Natural Balance Foods

What is a Rainbow Diet? Part 1

Rainbow Foods Part 1

The vast spectrum of natural colour in fresh produce is astounding! Colour also happens to be a very useful indicator (and constant reminder) of the many magical health benefits of fresh plant-based foods.The deep greens, vibrant reds, deep purples, bright oranges & yellows that we see in common and widely available foods provide far more than just “a rainbow” of colourful visual stimulation.

Eat a rainbow every day!

Whilst there’s no one particular food or nutrient that gives us everything we need, likewise, no *one* colour provides all the available nutritional power either. Every colour found in food, whether it’s green, red, purple, blue, yellow, and even white, reveals something nutritionally quite unique. By choosing a variety of colour  in the diet, preferably at each meal, we can all be sure of enjoying a rich and varied spectrum of nutrients. For those who find nutritional science intimidating, or worse a “turn-off”, eating by the colours is  not only more appealing, it’s easy as ABC. Often the best advice to give is simply to “eat the rainbow” every day!

The grandeur of green!

In the nutritional sense, green is worth becoming a favourite colour! It signifies energy, vibrancy and cleansing! Green veggies, and fruits too, such as watercress, spinach, chard, kale, courgettes, celery, dark seaweeds, rich green lettuces, kiwi fruits, gooseberries, cucumbers & asparagus possess some of the most crucial nutrients for health, energy production, detoxification, rejuvenation and longevity.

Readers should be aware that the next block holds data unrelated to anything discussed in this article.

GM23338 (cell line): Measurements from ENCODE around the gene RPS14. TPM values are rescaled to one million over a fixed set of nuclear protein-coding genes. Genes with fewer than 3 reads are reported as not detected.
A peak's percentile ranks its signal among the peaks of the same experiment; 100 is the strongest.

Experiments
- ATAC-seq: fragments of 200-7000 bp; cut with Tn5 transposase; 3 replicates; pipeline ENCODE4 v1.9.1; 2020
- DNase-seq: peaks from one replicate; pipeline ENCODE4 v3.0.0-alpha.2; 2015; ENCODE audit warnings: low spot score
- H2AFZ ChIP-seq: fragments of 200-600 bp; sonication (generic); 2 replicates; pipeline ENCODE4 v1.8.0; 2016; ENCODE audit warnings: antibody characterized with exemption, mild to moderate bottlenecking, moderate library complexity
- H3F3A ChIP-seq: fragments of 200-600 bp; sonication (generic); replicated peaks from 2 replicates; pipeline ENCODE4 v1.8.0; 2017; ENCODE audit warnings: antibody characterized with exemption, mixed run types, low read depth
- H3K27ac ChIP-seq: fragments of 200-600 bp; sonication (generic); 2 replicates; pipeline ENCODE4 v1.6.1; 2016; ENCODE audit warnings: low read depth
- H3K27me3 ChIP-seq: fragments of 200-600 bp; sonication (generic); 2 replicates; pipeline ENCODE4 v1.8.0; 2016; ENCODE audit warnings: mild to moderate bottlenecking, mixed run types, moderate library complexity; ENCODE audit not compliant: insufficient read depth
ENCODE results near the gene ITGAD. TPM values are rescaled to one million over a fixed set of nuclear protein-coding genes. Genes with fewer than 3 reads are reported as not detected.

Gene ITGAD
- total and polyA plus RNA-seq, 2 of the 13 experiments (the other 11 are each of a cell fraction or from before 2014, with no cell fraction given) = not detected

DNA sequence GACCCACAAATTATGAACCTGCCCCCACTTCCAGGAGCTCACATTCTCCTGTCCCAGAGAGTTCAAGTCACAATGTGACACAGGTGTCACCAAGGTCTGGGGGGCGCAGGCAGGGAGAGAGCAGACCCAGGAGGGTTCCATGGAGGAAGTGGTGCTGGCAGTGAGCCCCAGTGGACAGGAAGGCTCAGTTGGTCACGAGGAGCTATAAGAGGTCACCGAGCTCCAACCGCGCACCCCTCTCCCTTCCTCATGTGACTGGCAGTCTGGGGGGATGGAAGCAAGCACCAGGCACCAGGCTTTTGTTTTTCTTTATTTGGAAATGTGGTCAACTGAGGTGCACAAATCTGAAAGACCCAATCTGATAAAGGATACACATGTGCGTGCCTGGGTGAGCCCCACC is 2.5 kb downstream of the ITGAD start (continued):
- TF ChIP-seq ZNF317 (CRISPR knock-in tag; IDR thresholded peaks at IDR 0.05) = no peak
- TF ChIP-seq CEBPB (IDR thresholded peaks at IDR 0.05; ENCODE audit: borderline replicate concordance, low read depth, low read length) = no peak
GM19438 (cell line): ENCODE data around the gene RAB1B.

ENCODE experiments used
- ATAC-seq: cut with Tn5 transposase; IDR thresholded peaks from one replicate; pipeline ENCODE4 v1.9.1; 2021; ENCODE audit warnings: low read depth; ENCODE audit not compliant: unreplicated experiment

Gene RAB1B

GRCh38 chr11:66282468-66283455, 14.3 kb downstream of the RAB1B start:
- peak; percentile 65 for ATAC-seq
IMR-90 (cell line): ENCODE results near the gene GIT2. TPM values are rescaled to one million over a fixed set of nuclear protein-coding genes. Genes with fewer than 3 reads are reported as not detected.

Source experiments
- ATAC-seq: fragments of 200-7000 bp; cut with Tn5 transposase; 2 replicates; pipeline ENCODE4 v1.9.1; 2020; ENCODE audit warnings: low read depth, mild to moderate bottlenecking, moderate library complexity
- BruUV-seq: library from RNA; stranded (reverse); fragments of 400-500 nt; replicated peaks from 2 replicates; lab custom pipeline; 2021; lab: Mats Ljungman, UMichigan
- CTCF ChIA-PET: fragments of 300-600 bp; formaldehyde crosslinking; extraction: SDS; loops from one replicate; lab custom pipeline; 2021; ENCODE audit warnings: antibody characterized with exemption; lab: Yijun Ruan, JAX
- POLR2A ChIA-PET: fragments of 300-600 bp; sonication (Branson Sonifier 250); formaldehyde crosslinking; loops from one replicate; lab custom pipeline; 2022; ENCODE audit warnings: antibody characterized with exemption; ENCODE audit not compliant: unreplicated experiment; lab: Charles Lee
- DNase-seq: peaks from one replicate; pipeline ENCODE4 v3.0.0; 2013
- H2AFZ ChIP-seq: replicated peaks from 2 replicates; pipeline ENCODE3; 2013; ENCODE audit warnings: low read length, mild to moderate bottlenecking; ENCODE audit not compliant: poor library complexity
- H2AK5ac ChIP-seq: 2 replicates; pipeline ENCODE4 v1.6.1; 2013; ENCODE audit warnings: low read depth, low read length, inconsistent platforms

The dark leafy greens such as watercress, lettuce, spinach, rocket etc. are particularly crucial foods to try and get into the diet on a daily basis. These are rich in chlorophyll (similar in chemical structure to iron), many B vitamins, minerals and fibre for an overall healthy body and blood system. Leafy greens are very alkalising too, helping to buffer the typically acidic western diet that commonly underpins most states of disease.

Lutein is a particular plant antioxidant found in kale, chard, and romaine lettuce helps to protect the eyes & ensure our long-term visual health. Broccoli is a well-loved and widely available vegetable, and actually a great source of vitamin C (as are Brussels sprouts!).  Vitamin C is an effective antioxidant that reduces disease risk, boosts the immune system, improves iron absorption, and promotes wound healing too.

Green vegetables in general are excellent sources of vitamin A, and vitamin K too (known to be vitally important in building bone density), as well as many of the B vitamins (such as B6 and folic acid), potassium, carotenoids and even omega-3 fatty acids. Green vegetables are also what you might term “low calorie, high nutrient” foods, so they can help significantly with weight loss too. Try replacing your starchy carbs (potatoes, bread and pasta) with a selection of green vegetables, and you might find losing weight a whole lot easier!

Greens and green vegetables are also valuable protein sources, especially when eaten in the raw state. “Raw” means that the food enzymes stay intact, and enzymes are made of amino acids – yes protein! Any well-informed and healthy vegetarian will include plenty of green vegetables in their diet everyday, and vegans have to rely fairly heavily on these foods for calcium, iron and magnesium too.